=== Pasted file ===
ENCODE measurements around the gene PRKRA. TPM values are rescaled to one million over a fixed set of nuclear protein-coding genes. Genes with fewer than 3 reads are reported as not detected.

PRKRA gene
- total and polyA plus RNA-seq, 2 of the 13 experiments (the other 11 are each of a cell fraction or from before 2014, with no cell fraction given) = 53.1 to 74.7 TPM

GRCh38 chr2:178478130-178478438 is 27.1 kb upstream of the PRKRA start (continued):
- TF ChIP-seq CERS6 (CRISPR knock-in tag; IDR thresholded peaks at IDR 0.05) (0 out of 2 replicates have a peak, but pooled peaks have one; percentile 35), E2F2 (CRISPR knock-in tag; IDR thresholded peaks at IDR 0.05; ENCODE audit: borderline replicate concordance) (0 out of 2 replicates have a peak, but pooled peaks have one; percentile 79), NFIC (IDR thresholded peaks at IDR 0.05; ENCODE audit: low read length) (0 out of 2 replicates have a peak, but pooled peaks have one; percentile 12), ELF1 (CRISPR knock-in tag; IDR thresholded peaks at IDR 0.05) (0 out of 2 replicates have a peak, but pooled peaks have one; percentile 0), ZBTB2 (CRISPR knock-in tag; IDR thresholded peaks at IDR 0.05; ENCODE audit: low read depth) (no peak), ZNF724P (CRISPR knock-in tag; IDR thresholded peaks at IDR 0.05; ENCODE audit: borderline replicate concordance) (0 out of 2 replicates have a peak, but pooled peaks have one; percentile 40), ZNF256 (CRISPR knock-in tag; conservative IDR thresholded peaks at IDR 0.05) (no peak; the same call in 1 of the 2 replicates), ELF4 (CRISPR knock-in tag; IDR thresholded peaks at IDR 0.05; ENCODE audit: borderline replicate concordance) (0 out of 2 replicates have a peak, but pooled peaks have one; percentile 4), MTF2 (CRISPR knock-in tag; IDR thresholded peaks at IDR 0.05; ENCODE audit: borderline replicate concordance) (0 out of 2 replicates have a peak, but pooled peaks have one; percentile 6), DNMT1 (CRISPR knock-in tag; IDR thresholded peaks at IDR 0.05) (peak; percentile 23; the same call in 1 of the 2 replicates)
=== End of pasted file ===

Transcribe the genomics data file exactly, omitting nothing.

ENCODE measurements around the gene PRKRA. TPM values are rescaled to one million over a fixed set of nuclear protein-coding genes. Genes with fewer than 3 reads are reported as not detected.

PRKRA gene
- total and polyA plus RNA-seq, 2 of the 13 experiments (the other 11 are each of a cell fraction or from before 2014, with no cell fraction given) = 53.1 to 74.7 TPM

GRCh38 chr2:178478130-178478438 is 27.1 kb upstream of the PRKRA start (continued):
- TF ChIP-seq CERS6 (CRISPR knock-in tag; IDR thresholded peaks at IDR 0.05) (0 out of 2 replicates have a peak, but pooled peaks have one; percentile 35), E2F2 (CRISPR knock-in tag; IDR thresholded peaks at IDR 0.05; ENCODE audit: borderline replicate concordance) (0 out of 2 replicates have a peak, but pooled peaks have one; percentile 79), NFIC (IDR thresholded peaks at IDR 0.05; ENCODE audit: low read length) (0 out of 2 replicates have a peak, but pooled peaks have one; percentile 12), ELF1 (CRISPR knock-in tag; IDR thresholded peaks at IDR 0.05) (0 out of 2 replicates have a peak, but pooled peaks have one; percentile 0), ZBTB2 (CRISPR knock-in tag; IDR thresholded peaks at IDR 0.05; ENCODE audit: low read depth) (no peak), ZNF724P (CRISPR knock-in tag; IDR thresholded peaks at IDR 0.05; ENCODE audit: borderline replicate concordance) (0 out of 2 replicates have a peak, but pooled peaks have one; percentile 40), ZNF256 (CRISPR knock-in tag; conservative IDR thresholded peaks at IDR 0.05) (no peak; the same call in 1 of the 2 replicates), ELF4 (CRISPR knock-in tag; IDR thresholded peaks at IDR 0.05; ENCODE audit: borderline replicate concordance) (0 out of 2 replicates have a peak, but pooled peaks have one; percentile 4), MTF2 (CRISPR knock-in tag; IDR thresholded peaks at IDR 0.05; ENCODE audit: borderline replicate concordance) (0 out of 2 replicates have a peak, but pooled peaks have one; percentile 6), DNMT1 (CRISPR knock-in tag; IDR thresholded peaks at IDR 0.05) (peak; percentile 23; the same call in 1 of the 2 replicates)